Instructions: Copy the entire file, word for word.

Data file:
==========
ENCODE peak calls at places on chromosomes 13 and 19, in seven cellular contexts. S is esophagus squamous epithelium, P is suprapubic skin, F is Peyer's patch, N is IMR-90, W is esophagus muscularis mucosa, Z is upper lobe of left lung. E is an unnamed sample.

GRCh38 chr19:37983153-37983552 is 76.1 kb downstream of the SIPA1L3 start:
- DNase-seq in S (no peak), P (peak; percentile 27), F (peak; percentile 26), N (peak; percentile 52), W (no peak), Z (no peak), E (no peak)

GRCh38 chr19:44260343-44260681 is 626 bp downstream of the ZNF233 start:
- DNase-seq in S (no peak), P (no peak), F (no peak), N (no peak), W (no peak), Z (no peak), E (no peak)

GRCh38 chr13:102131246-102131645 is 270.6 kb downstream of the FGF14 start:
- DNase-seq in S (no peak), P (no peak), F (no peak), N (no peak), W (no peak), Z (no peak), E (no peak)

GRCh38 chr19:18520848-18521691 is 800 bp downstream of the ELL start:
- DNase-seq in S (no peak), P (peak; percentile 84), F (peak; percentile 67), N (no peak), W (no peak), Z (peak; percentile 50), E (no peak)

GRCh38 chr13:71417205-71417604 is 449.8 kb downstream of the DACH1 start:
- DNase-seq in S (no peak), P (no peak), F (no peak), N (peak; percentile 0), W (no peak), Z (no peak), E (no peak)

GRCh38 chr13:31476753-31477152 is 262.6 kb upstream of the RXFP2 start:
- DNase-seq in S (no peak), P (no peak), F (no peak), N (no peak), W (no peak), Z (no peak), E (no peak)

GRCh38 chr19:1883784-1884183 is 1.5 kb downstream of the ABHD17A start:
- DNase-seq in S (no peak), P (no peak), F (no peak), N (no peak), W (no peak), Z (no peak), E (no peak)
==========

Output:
ENCODE peak calls at places on chromosomes 13 and 19, in seven cellular contexts. S is esophagus squamous epithelium, P is suprapubic skin, F is Peyer's patch, N is IMR-90, W is esophagus muscularis mucosa, Z is upper lobe of left lung. E is an unnamed sample.

GRCh38 chr19:37983153-37983552 is 76.1 kb downstream of the SIPA1L3 start:
- DNase-seq in S (no peak), P (peak; percentile 27), F (peak; percentile 26), N (peak; percentile 52), W (no peak), Z (no peak), E (no peak)

GRCh38 chr19:44260343-44260681 is 626 bp downstream of the ZNF233 start:
- DNase-seq in S (no peak), P (no peak), F (no peak), N (no peak), W (no peak), Z (no peak), E (no peak)

GRCh38 chr13:102131246-102131645 is 270.6 kb downstream of the FGF14 start:
- DNase-seq in S (no peak), P (no peak), F (no peak), N (no peak), W (no peak), Z (no peak), E (no peak)

GRCh38 chr19:18520848-18521691 is 800 bp downstream of the ELL start:
- DNase-seq in S (no peak), P (peak; percentile 84), F (peak; percentile 67), N (no peak), W (no peak), Z (peak; percentile 50), E (no peak)

GRCh38 chr13:71417205-71417604 is 449.8 kb downstream of the DACH1 start:
- DNase-seq in S (no peak), P (no peak), F (no peak), N (peak; percentile 0), W (no peak), Z (no peak), E (no peak)

GRCh38 chr13:31476753-31477152 is 262.6 kb upstream of the RXFP2 start:
- DNase-seq in S (no peak), P (no peak), F (no peak), N (no peak), W (no peak), Z (no peak), E (no peak)

GRCh38 chr19:1883784-1884183 is 1.5 kb downstream of the ABHD17A start:
- DNase-seq in S (no peak), P (no peak), F (no peak), N (no peak), W (no peak), Z (no peak), E (no peak)